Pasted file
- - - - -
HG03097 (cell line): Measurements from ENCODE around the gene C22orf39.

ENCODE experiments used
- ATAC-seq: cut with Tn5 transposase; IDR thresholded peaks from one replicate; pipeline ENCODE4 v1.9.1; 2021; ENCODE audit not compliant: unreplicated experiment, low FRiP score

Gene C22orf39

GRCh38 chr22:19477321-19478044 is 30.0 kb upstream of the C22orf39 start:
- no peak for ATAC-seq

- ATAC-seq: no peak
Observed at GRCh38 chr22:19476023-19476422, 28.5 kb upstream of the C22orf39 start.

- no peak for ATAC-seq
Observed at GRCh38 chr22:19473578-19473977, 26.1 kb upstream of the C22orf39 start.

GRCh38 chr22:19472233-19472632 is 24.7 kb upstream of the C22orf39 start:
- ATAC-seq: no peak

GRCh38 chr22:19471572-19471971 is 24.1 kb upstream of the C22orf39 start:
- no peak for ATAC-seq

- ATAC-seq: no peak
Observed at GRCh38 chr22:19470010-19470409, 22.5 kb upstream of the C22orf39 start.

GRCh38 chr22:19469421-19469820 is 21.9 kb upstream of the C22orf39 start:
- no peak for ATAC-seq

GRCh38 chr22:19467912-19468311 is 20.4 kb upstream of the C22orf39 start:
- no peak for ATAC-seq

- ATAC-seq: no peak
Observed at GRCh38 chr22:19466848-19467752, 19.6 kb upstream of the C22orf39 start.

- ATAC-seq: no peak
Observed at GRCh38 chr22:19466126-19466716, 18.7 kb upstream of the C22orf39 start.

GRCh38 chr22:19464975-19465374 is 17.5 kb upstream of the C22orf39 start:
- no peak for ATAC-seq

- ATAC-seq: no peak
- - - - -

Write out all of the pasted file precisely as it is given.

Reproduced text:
HG03097 (cell line): Measurements from ENCODE around the gene C22orf39.

ENCODE experiments used
- ATAC-seq: cut with Tn5 transposase; IDR thresholded peaks from one replicate; pipeline ENCODE4 v1.9.1; 2021; ENCODE audit not compliant: unreplicated experiment, low FRiP score

Gene C22orf39

GRCh38 chr22:19477321-19478044 is 30.0 kb upstream of the C22orf39 start:
- no peak for ATAC-seq

- ATAC-seq: no peak
Observed at GRCh38 chr22:19476023-19476422, 28.5 kb upstream of the C22orf39 start.

- no peak for ATAC-seq
Observed at GRCh38 chr22:19473578-19473977, 26.1 kb upstream of the C22orf39 start.

GRCh38 chr22:19472233-19472632 is 24.7 kb upstream of the C22orf39 start:
- ATAC-seq: no peak

GRCh38 chr22:19471572-19471971 is 24.1 kb upstream of the C22orf39 start:
- no peak for ATAC-seq

- ATAC-seq: no peak
Observed at GRCh38 chr22:19470010-19470409, 22.5 kb upstream of the C22orf39 start.

GRCh38 chr22:19469421-19469820 is 21.9 kb upstream of the C22orf39 start:
- no peak for ATAC-seq

GRCh38 chr22:19467912-19468311 is 20.4 kb upstream of the C22orf39 start:
- no peak for ATAC-seq

- ATAC-seq: no peak
Observed at GRCh38 chr22:19466848-19467752, 19.6 kb upstream of the C22orf39 start.

- ATAC-seq: no peak
Observed at GRCh38 chr22:19466126-19466716, 18.7 kb upstream of the C22orf39 start.

GRCh38 chr22:19464975-19465374 is 17.5 kb upstream of the C22orf39 start:
- no peak for ATAC-seq

- ATAC-seq: no peak